#Featured: ImpactAlpha Original
Earth Finance: Bridging the private capital gap in conservation finance. For your Earth Day consideration: The $400 billion in private capital that is needed annually for large-scale conservation is eight times even generous estimates of total conservation financing.
A gathering of conservation practitioners and investment experts at Credit Suisse’s New York headquarters last month sought to bridge that gap. Among the ideas: Ride the growth of green bonds. Mitigate risks with transparency and reporting. Bring tech and mobile providers to the table. Align with the U.N.’s 2030 Sustainable Development Goals to foster partnerships and collaboration. And make even innovative opportunities “boring” enough to fit into standard asset portfolio strategies.
Read more from Santiago Cortes and Jérôme Tagger at ImpactAlpha:
Weekend bonus: How do we reach sustainable energy for all? Take this week’s Brief Quiz #11:
#Dealflow: Follow the Money
Matt Damon’s Water.org secures $5 million from B of A for third impact fund. Water.org’s WaterEquity subsidiary is raising its third impact fund to invest in microfinance institutions that lend to households for in-home toilets and water connections. That’s a $12 billion market globally, according to a Gates Foundation report. WaterEquity has secured $5 million in zero-interest debt from Bank of America for the planned $50 million WaterCredit Investment Fund 3 (WCIF3). The $11 million WCIF1, raised in 2014, was fully disbursed as of November last year, enabling more than 21,000 microloans through seven microfinance institutions in India. WaterEquity announced WCIF3 in 2015, but did not raise funds last year, according to Water.org’s 2016 financial audit. WCIF3 is offering investors a 3.5 percent return. Water.org, founded by actor Matt Damon and entrepreneur Gary White (who were interviewed by NPR here), launched its WaterCredit initiative in 2005 and has partnered with 65 microfinance institutions in nine countries.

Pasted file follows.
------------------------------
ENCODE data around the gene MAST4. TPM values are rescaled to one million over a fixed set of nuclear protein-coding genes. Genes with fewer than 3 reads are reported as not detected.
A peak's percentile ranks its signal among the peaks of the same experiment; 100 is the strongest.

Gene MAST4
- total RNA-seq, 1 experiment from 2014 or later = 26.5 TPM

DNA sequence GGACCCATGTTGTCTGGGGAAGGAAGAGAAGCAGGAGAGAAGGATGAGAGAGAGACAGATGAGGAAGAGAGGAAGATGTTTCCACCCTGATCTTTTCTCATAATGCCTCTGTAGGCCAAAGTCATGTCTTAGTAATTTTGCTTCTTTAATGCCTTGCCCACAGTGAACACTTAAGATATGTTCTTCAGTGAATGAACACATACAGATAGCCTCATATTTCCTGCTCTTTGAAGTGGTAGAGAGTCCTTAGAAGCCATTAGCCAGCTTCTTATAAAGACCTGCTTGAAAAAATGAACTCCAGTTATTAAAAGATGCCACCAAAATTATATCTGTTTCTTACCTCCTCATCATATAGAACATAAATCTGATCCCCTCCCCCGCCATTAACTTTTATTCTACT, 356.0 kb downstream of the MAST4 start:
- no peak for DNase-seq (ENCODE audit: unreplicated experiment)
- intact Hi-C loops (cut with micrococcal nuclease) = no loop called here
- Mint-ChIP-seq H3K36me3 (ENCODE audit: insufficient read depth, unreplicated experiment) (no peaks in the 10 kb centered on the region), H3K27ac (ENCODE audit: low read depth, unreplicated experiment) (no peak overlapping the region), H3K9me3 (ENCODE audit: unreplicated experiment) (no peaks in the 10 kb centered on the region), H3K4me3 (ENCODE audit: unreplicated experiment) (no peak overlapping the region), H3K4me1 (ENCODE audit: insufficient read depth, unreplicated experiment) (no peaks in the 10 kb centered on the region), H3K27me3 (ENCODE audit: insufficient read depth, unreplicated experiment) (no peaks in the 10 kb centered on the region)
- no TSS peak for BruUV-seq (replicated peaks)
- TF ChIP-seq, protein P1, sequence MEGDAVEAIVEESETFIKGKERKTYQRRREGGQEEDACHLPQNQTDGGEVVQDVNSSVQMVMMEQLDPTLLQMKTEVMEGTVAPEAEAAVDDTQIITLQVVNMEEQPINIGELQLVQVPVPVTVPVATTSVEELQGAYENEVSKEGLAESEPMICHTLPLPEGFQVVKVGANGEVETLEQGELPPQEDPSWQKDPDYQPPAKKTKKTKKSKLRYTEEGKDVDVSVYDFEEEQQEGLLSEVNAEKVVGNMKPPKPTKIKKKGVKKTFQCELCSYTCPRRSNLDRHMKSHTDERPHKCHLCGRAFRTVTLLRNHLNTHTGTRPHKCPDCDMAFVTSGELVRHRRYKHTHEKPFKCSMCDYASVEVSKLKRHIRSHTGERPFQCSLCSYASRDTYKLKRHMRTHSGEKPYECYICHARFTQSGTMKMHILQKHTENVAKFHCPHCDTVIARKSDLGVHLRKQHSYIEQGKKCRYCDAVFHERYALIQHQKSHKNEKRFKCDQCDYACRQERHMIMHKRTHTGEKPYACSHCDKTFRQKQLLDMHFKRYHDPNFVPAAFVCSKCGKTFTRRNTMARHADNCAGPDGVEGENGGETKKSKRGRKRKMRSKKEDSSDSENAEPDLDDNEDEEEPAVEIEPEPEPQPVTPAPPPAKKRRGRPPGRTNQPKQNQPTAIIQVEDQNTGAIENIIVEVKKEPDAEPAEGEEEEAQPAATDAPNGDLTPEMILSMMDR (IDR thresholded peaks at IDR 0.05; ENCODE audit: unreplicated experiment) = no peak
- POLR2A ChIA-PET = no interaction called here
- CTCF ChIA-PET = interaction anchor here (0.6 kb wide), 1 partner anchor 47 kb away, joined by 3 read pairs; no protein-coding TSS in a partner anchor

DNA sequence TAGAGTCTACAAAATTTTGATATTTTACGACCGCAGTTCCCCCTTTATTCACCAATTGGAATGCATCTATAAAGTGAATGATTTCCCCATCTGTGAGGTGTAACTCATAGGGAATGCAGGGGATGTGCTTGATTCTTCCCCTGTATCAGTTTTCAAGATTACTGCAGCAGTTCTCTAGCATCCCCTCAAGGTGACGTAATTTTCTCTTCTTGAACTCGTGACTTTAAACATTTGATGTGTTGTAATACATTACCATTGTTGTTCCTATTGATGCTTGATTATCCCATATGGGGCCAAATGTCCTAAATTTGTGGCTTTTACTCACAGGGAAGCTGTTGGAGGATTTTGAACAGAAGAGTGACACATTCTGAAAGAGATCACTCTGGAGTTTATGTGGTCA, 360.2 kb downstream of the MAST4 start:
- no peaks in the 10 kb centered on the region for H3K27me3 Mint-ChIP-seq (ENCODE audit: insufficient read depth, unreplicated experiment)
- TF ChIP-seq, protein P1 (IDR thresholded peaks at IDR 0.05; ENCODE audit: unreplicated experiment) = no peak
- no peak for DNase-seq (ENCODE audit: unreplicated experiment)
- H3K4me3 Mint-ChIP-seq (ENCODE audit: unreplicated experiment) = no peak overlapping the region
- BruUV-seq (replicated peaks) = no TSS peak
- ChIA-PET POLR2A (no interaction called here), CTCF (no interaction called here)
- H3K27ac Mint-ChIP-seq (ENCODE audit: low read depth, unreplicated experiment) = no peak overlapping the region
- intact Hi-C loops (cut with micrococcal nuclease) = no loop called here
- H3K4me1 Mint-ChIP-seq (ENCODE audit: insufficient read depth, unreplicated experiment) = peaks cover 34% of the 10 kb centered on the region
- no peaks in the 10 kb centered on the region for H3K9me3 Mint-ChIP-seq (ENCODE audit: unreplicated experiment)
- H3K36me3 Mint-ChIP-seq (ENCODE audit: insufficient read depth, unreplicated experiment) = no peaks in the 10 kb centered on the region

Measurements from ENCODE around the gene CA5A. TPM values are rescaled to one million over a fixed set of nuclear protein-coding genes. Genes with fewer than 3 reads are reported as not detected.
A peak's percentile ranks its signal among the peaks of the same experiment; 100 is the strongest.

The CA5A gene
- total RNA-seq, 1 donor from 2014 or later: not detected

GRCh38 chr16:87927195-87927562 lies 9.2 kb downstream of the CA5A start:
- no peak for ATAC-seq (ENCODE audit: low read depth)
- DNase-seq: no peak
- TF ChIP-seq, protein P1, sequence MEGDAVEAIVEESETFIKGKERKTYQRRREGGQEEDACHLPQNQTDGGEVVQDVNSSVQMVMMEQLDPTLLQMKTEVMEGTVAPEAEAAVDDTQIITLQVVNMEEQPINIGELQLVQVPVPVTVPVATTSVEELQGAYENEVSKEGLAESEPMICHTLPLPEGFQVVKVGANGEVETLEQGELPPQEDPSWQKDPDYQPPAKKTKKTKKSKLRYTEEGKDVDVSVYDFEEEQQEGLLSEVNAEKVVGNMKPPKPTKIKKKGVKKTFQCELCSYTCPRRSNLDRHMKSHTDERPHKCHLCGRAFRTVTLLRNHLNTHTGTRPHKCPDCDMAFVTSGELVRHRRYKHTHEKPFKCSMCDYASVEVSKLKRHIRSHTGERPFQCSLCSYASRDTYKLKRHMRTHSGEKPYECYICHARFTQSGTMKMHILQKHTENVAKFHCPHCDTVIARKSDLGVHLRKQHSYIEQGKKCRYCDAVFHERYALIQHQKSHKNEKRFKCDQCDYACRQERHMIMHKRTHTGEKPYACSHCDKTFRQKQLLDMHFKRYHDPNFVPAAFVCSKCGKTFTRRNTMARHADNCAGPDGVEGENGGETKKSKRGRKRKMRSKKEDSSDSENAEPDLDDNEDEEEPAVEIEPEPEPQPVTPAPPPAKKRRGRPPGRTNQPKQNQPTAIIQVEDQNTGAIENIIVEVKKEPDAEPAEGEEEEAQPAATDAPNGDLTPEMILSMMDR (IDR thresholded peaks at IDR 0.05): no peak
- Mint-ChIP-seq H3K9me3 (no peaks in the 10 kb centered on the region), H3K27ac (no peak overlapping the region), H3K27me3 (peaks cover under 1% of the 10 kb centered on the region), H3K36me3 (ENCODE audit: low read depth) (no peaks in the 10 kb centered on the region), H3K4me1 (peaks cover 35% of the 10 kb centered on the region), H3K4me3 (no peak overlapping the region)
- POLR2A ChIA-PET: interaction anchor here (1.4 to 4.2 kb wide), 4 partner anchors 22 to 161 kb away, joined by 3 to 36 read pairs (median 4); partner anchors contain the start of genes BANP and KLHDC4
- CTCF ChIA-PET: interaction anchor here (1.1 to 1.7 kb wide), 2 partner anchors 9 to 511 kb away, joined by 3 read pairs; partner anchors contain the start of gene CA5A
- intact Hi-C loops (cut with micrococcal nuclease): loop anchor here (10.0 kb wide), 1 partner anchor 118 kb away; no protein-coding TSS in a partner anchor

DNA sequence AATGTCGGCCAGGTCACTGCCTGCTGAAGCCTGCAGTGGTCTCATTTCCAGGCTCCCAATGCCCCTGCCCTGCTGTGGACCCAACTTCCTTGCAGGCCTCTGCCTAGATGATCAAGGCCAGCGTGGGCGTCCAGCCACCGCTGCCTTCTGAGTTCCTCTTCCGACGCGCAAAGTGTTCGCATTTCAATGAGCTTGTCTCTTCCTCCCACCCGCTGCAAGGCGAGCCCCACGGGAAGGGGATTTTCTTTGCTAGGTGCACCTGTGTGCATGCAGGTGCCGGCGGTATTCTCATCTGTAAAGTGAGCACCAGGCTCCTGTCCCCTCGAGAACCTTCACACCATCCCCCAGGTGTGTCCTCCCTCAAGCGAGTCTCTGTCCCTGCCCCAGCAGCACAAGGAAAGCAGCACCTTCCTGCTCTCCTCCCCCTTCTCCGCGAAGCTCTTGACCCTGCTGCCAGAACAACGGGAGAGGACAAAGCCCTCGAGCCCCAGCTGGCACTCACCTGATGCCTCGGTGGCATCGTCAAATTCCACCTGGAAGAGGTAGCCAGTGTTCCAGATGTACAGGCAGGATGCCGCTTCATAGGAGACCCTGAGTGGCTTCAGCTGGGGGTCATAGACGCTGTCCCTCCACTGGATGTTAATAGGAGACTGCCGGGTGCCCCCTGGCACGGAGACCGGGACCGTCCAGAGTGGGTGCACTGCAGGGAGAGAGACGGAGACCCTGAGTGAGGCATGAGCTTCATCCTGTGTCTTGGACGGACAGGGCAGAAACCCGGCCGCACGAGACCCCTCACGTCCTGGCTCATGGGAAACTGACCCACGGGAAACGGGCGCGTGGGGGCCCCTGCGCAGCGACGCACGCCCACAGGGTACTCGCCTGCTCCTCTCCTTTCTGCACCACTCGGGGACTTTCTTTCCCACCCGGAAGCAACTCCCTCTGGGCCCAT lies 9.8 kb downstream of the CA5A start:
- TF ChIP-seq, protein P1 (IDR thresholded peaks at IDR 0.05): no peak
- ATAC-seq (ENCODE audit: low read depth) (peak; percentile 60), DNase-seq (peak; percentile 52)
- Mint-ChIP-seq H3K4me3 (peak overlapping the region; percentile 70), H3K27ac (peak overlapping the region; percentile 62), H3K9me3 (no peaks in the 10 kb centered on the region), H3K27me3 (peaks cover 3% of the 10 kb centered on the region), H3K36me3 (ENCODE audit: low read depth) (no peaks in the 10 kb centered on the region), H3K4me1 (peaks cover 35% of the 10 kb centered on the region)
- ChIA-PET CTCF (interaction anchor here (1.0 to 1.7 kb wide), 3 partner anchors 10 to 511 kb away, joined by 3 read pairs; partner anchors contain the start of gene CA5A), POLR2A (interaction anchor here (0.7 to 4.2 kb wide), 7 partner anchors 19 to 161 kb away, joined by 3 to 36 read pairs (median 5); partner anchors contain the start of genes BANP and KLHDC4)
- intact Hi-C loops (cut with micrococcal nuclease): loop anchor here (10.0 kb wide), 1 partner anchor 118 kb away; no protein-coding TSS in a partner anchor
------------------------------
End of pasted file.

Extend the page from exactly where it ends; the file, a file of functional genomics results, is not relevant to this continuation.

Aavishkaar’s Bharat Fund attracts $15.5 million investment from India’s Hero Enterprises. Hero, a leading industrial business group in India, is investing $15.5 million in Aavishkaar’s sixth fund as part of its foray into startup investing. “It is clear that for the entire country [of India] to develop, rural areas and underprivileged citizens must become part of the economic miracle, not through charity, but through real opportunities,” said Hero’s Sunil Kant Munjal. Aavishkaar is looking to raise about $300 million for the fund, which was announced a year ago, to invest in agriculture, financial services, healthcare, sanitation, renewable energy and logistics for underserved populations. Aavishkaar has made more than 50 total investments since 2002, and recently launched overseas funds focused on Asia and Africa.
Two more startups raise seed capital to tackle food waste. Full Harvest, in San Francisco, has raised $2 million to support online sales of “ugly” produce — the goods grocers consider unfit for supermarket sales. The funding round was led by Wireframe Ventures and backed by BBG Ventures, Early Impact Ventures, Impact Engine, VC Radicle, and several angel investors. Founder Christine Mosley, formerly with fresh juice company Organic Avenue, had been searching for low-cost, high-quality produce. At an organic lettuce farm she visited, “The farmers were throwing out all these crunchy, green leaves because they were looking for just the perfect heads of lettuce for the stores,” she said. Meanwhile, Wasteless raised $400,000 to fight food waste in grocery stores. Based in Israel, Wasteless helps retailers track their inventory and flag products most likely to be thrown away. “Today, supermarkets don’t know how many products they have on the shelf unless someone does a manual check,” said founder Ben Biron. The funds were committed by a group of early-stage venture capital firms and accelerators including SOSV, Food Angels, and Winston Ltd. Other startups targeting the food waste challenge include Inspirafarms in east Africa and Central America and Yume in Australia.